Chants rang throughout the Greene Turtle Sports Bar & Grille on Century Boulevard in Germantown on June 7 following the Washington Capitals’ 4-3 Stanley Cup victory over the Vegas Golden Knights.
Washington’s National Hockey League franchise put the sports world on notice that the nation’s capital is also a hockey town.
Tracy Ambush, a local party promoter and Washington sports fan, was the ringleader on this particular night.
The popular chant “C-A-P-S, Caps Caps Caps,” was accompanied by “Ovi-Ovi-Ovi,” in reference to popular Capitals left winger Alexander Ovechkin, who was named MVP of the Stanley Cup Finals.
Ovechkin celebrated the win with teammates on the ice in Las Vegas moments after the monumental victory stamped the Capitals’ place in D.C. sports lore.
Fans also celebrated the Capitals win that broke the “D.C. curse,” an omen that has hung around the city for years.
Postseason futility has haunted Washington’s professional sports teams over the years. Not since 1992 had a major Washington professional sports franchise captured a title.
“We got to get the Redskins or the Wizards to win, or the Nats,” said Mike Grimm, a 65-year-old Rockville native.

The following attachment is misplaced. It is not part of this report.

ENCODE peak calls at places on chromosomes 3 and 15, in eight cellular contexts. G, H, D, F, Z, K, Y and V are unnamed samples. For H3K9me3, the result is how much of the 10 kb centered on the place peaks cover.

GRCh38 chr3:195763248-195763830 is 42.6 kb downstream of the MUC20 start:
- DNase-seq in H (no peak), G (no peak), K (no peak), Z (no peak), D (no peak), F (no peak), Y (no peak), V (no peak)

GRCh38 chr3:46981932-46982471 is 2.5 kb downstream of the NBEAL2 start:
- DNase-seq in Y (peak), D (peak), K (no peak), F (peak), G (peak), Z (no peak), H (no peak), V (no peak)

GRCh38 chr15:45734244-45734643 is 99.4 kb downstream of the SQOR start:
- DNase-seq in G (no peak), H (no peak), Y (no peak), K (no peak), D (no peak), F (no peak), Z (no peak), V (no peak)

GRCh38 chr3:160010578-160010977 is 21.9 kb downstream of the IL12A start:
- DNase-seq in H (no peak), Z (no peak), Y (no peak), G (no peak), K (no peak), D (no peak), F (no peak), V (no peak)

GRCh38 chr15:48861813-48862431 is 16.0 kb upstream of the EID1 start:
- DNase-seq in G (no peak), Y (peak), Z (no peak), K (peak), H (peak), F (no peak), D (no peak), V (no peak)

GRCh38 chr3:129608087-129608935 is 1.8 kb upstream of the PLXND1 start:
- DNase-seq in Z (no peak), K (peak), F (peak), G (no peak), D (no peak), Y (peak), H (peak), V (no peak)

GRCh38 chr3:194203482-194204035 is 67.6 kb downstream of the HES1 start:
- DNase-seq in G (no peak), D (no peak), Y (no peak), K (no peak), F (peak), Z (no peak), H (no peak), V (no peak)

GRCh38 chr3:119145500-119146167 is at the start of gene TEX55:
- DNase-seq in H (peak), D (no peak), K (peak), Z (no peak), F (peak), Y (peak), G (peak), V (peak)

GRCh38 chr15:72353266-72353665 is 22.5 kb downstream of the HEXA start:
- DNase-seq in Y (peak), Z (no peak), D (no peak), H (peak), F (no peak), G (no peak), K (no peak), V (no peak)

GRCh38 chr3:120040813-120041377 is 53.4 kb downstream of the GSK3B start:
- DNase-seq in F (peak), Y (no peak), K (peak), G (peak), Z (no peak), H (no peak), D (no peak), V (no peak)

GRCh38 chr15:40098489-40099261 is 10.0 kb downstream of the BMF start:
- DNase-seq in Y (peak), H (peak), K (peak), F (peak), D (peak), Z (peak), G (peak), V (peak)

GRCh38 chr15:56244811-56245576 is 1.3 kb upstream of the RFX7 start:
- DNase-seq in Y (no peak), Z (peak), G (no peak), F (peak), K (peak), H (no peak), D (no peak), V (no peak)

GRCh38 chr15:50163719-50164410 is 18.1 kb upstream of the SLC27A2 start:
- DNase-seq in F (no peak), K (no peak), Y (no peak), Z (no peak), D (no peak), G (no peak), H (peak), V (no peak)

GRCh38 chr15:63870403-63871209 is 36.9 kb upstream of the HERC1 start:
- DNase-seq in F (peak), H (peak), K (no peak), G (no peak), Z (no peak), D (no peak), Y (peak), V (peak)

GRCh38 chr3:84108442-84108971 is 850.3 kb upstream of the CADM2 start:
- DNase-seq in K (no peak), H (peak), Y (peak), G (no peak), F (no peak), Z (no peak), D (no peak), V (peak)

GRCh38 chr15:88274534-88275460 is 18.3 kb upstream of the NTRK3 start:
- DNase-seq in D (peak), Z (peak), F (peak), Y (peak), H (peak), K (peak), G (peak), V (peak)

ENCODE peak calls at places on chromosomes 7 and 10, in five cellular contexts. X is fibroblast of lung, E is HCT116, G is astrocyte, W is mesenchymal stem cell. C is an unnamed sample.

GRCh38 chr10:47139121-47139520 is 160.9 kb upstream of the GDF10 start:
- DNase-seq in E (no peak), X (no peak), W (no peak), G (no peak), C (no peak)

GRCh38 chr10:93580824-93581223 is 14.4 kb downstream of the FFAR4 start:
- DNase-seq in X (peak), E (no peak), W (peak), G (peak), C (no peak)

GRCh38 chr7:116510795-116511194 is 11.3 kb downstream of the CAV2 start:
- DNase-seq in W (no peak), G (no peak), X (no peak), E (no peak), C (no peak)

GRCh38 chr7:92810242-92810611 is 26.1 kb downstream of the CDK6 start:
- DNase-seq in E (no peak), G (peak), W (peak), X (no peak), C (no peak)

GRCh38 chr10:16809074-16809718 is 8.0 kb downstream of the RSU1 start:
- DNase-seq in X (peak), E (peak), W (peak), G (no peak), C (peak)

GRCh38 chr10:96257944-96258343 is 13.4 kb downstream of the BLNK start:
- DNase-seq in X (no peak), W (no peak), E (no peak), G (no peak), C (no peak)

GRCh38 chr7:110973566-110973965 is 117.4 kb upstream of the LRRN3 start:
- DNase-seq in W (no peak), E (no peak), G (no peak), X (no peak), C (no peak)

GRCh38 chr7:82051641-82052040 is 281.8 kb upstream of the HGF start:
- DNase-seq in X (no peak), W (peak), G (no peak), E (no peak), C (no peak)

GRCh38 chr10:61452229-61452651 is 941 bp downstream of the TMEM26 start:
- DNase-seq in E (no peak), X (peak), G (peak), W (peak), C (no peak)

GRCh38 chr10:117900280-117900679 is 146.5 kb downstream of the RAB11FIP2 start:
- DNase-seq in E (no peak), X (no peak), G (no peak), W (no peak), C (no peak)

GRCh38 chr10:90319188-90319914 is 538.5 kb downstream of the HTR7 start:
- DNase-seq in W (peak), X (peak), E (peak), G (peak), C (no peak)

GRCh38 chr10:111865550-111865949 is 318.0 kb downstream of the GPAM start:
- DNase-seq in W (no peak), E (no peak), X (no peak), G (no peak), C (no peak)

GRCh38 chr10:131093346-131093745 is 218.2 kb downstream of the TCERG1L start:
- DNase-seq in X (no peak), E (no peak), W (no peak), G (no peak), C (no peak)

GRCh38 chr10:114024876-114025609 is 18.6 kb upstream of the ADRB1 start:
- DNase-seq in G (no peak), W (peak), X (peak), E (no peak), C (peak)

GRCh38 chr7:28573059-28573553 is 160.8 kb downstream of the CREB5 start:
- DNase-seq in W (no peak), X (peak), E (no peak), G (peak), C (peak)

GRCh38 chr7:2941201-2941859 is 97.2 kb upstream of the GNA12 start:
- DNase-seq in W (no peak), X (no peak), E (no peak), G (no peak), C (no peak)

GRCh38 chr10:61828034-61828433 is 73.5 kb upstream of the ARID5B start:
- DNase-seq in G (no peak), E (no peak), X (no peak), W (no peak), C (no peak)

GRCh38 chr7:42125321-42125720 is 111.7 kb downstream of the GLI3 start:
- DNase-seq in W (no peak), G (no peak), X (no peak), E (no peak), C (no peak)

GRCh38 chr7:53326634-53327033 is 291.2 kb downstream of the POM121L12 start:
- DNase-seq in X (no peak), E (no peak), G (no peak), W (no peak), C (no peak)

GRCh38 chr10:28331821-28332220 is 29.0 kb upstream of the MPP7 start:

The Redskins’ Super Bowl victory over the Buffalo Bills in January of 1992 marked the last time a Washington team celebrated a professional sports championship.
Grimm, an Albert Einstein High School graduate, celebrated the Capitals’ Stanley Cup victory at Bar Louie in Rockville.
“I think it’s great,” said Grimm. “It’s a win for Ovechkin and the rest of the team. It’s a great thing that he got it so he can retire with that one.”
The Capitals’ Stanley Cup win was also significant because it occurred 40 years to the day the Washington Bullets captured the NBA championship with a 4-3 series victory over the Seattle Supersonics in 1978.
For years, Washington sports fans have supported the Capitals, especially since the team has fallen short in reaching the Stanley Cup Finals.
However, this season the Capitals finally had a breakthrough, beating the Pittsburgh Penguins in their second round series to provide a glimmer of hope. Washington beat the Tampa Bay Lightning in a seven-game series, 4-3, before dispatching Vegas in five games, 4-1.
“I’m not shocked at all,” said Lizbeth Medina, 27, a Capitals fan since the age of eight, “because I’ve always said if we get through the Pens we could take it all.”
Tuesday’s victory parade was a long time coming for a city that had gone more than two decades without a major professional sports title.
Fans filled the streets to toast the D.C. team that captured the franchise’s first championship in their 44-year history.
Grimm noted that he’s attended 10 Capitals game during the past two seasons and has cheered on the team since its inception in 1974.
“The curse has been broken,” said Grimm. “I’m glad for them.”